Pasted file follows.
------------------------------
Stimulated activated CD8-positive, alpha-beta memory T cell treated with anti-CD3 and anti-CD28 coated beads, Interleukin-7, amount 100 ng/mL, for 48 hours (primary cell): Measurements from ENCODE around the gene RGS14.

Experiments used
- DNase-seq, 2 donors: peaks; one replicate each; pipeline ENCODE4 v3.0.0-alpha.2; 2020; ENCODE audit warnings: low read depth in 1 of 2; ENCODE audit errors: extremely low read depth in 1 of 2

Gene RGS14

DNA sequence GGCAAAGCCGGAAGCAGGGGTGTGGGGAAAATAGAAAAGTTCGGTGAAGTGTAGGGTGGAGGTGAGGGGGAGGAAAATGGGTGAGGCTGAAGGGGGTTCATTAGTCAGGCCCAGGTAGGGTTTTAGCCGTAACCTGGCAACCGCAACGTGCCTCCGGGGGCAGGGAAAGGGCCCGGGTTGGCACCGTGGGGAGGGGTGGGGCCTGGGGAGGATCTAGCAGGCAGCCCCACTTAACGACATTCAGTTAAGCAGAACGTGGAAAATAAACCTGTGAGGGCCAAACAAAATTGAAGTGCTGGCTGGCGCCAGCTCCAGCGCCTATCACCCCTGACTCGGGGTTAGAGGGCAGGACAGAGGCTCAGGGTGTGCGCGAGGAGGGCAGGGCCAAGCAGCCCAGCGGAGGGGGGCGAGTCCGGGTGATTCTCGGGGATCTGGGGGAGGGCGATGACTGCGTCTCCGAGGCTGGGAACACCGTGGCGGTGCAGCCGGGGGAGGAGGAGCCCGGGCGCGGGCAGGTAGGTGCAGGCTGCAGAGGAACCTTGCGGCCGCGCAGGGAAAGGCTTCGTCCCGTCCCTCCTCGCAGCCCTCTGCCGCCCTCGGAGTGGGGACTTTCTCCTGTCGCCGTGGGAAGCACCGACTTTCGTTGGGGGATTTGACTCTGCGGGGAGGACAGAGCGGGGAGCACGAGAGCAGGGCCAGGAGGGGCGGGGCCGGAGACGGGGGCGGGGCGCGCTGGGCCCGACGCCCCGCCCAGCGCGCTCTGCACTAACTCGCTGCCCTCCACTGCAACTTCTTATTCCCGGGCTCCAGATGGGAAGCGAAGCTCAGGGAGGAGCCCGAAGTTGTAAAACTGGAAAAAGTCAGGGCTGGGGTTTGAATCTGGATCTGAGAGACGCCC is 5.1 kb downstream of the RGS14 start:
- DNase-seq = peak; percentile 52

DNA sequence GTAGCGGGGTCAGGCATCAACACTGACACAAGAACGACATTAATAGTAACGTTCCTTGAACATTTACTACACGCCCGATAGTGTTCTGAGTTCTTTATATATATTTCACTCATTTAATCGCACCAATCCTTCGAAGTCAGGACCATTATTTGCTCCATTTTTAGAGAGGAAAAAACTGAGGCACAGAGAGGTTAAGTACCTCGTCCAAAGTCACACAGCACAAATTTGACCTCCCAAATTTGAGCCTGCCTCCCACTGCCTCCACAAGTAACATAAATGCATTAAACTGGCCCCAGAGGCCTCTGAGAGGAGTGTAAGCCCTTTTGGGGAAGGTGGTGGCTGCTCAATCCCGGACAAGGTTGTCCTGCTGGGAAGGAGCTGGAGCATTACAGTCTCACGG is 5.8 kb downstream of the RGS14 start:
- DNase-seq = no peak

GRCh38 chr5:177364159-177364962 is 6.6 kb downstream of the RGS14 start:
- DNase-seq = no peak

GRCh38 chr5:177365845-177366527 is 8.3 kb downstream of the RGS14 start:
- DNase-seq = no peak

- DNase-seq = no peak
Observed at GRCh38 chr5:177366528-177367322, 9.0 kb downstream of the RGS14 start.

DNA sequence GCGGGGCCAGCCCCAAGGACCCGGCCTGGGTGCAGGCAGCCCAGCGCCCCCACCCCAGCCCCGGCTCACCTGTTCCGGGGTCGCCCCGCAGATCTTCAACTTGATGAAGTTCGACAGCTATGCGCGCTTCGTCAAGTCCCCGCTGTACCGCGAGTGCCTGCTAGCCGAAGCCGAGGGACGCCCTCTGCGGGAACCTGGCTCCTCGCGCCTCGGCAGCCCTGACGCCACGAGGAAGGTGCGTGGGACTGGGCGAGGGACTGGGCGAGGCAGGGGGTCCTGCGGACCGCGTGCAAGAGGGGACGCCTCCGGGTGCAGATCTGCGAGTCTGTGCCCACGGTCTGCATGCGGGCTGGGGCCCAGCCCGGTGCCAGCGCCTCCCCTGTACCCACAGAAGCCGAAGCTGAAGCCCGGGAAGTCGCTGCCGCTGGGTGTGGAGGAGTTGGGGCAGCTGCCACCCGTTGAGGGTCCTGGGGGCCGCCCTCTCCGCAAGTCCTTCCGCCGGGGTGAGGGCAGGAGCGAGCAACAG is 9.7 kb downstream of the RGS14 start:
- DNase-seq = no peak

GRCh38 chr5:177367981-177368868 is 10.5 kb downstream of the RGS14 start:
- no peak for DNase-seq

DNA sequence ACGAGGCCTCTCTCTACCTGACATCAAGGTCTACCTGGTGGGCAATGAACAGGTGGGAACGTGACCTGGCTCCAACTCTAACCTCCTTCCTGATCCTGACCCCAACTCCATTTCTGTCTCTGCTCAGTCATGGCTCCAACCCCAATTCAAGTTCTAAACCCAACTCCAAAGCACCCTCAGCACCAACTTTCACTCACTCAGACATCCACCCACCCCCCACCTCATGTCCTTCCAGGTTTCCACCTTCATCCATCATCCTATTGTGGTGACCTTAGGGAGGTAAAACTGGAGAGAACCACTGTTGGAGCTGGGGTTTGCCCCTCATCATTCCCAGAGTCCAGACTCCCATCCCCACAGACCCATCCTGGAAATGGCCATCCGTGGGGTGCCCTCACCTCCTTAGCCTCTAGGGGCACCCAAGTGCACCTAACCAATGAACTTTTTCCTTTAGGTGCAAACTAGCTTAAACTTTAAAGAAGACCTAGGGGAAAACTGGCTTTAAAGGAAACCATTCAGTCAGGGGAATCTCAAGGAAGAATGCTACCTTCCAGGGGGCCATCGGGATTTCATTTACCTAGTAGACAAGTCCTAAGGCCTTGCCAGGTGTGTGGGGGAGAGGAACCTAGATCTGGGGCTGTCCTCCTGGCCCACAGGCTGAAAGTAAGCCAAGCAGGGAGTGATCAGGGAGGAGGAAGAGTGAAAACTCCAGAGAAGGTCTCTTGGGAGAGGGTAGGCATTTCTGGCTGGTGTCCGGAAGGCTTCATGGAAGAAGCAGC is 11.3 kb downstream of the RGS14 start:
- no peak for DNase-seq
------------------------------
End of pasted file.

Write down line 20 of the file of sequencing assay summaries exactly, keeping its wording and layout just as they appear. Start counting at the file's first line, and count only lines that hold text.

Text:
- no peak for DNase-seq